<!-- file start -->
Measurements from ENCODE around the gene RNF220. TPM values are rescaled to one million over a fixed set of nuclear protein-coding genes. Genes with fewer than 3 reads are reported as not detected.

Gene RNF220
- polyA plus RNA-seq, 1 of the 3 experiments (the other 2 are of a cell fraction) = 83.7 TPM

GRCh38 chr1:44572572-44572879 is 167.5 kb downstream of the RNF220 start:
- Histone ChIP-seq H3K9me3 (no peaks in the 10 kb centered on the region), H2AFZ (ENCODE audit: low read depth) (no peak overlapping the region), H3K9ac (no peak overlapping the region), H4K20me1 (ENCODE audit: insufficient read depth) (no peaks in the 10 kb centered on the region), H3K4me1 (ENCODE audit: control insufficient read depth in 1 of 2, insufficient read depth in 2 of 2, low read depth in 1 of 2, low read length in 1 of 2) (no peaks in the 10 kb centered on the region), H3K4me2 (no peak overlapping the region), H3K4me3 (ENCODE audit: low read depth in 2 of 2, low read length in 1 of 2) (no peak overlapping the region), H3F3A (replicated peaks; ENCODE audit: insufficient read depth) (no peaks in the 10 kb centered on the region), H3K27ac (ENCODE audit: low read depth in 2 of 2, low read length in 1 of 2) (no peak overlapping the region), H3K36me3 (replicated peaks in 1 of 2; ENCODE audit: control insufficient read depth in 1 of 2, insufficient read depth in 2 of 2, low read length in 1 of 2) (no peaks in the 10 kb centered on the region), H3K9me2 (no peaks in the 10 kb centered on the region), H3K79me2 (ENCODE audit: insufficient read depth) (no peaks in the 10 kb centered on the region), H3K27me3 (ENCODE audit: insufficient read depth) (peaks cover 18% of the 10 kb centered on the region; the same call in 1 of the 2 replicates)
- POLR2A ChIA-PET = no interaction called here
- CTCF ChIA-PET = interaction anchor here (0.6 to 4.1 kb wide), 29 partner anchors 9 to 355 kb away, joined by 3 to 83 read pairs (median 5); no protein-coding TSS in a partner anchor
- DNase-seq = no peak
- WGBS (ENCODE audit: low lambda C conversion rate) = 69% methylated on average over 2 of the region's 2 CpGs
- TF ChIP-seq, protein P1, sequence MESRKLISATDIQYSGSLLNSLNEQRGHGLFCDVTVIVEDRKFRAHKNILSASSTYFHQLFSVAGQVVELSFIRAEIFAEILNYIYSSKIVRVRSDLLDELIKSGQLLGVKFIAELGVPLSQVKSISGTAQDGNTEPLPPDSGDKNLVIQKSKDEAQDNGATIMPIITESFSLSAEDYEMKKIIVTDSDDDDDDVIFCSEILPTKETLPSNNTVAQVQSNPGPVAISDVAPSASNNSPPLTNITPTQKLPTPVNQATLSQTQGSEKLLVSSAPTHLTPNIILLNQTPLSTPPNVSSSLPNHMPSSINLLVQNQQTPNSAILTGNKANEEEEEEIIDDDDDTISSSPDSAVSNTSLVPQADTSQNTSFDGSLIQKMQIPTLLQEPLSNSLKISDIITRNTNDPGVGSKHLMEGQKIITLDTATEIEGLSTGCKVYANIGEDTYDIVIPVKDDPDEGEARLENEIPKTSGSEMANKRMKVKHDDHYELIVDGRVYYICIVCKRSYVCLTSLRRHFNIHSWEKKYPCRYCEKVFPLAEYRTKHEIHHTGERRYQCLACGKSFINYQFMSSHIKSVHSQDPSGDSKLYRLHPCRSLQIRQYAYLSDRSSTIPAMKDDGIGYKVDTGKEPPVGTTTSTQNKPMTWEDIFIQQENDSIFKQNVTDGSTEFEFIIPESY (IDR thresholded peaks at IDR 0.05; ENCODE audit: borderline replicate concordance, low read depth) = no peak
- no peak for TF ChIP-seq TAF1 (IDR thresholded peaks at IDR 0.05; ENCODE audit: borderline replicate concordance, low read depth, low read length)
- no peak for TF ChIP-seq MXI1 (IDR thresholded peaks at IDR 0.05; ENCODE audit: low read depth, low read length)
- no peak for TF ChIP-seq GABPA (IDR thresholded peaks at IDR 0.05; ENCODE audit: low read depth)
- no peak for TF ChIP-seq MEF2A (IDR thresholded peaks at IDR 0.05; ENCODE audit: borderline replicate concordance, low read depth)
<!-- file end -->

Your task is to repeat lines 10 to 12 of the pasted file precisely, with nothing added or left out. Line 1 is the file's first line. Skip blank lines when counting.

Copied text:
- TF ChIP-seq, protein P1, sequence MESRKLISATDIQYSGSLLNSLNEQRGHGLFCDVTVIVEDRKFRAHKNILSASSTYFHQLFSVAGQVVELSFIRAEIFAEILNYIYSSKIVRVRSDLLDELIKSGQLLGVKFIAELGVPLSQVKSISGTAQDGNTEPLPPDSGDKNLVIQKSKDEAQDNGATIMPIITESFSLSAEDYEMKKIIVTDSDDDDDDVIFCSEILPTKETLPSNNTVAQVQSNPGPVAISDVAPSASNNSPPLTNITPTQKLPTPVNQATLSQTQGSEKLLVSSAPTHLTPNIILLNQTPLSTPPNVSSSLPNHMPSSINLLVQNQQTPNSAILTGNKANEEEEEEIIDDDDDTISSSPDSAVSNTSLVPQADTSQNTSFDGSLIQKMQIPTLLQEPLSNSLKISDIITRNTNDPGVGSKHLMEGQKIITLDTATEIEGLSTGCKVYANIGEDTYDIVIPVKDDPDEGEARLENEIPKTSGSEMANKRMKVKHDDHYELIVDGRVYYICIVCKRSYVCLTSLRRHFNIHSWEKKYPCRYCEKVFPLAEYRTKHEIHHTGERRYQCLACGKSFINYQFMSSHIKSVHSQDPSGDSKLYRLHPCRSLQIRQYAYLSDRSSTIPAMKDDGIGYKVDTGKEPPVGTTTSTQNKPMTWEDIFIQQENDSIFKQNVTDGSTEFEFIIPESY (IDR thresholded peaks at IDR 0.05; ENCODE audit: borderline replicate concordance, low read depth) = no peak
- no peak for TF ChIP-seq TAF1 (IDR thresholded peaks at IDR 0.05; ENCODE audit: borderline replicate concordance, low read depth, low read length)
- no peak for TF ChIP-seq MXI1 (IDR thresholded peaks at IDR 0.05; ENCODE audit: low read depth, low read length)